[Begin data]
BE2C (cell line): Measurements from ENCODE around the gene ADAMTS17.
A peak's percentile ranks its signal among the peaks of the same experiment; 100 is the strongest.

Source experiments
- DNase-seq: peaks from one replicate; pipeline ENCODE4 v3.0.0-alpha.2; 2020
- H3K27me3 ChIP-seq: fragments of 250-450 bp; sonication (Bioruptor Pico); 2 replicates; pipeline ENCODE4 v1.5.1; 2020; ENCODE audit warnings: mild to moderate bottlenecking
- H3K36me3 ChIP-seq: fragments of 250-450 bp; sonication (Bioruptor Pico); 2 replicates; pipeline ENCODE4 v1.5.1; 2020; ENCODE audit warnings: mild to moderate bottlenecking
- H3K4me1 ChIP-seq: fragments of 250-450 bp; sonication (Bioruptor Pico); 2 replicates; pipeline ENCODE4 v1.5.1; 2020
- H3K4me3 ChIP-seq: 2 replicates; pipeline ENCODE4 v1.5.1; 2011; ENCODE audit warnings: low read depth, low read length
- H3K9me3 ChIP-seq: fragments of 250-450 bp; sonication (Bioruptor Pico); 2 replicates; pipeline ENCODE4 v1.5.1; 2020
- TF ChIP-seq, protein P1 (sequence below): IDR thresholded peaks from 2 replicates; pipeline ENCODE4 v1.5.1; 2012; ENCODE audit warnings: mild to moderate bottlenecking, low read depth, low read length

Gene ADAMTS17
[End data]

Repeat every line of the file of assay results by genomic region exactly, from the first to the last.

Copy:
BE2C (cell line): Measurements from ENCODE around the gene ADAMTS17.
A peak's percentile ranks its signal among the peaks of the same experiment; 100 is the strongest.

Source experiments
- DNase-seq: peaks from one replicate; pipeline ENCODE4 v3.0.0-alpha.2; 2020
- H3K27me3 ChIP-seq: fragments of 250-450 bp; sonication (Bioruptor Pico); 2 replicates; pipeline ENCODE4 v1.5.1; 2020; ENCODE audit warnings: mild to moderate bottlenecking
- H3K36me3 ChIP-seq: fragments of 250-450 bp; sonication (Bioruptor Pico); 2 replicates; pipeline ENCODE4 v1.5.1; 2020; ENCODE audit warnings: mild to moderate bottlenecking
- H3K4me1 ChIP-seq: fragments of 250-450 bp; sonication (Bioruptor Pico); 2 replicates; pipeline ENCODE4 v1.5.1; 2020
- H3K4me3 ChIP-seq: 2 replicates; pipeline ENCODE4 v1.5.1; 2011; ENCODE audit warnings: low read depth, low read length
- H3K9me3 ChIP-seq: fragments of 250-450 bp; sonication (Bioruptor Pico); 2 replicates; pipeline ENCODE4 v1.5.1; 2020
- TF ChIP-seq, protein P1 (sequence below): IDR thresholded peaks from 2 replicates; pipeline ENCODE4 v1.5.1; 2012; ENCODE audit warnings: mild to moderate bottlenecking, low read depth, low read length

Gene ADAMTS17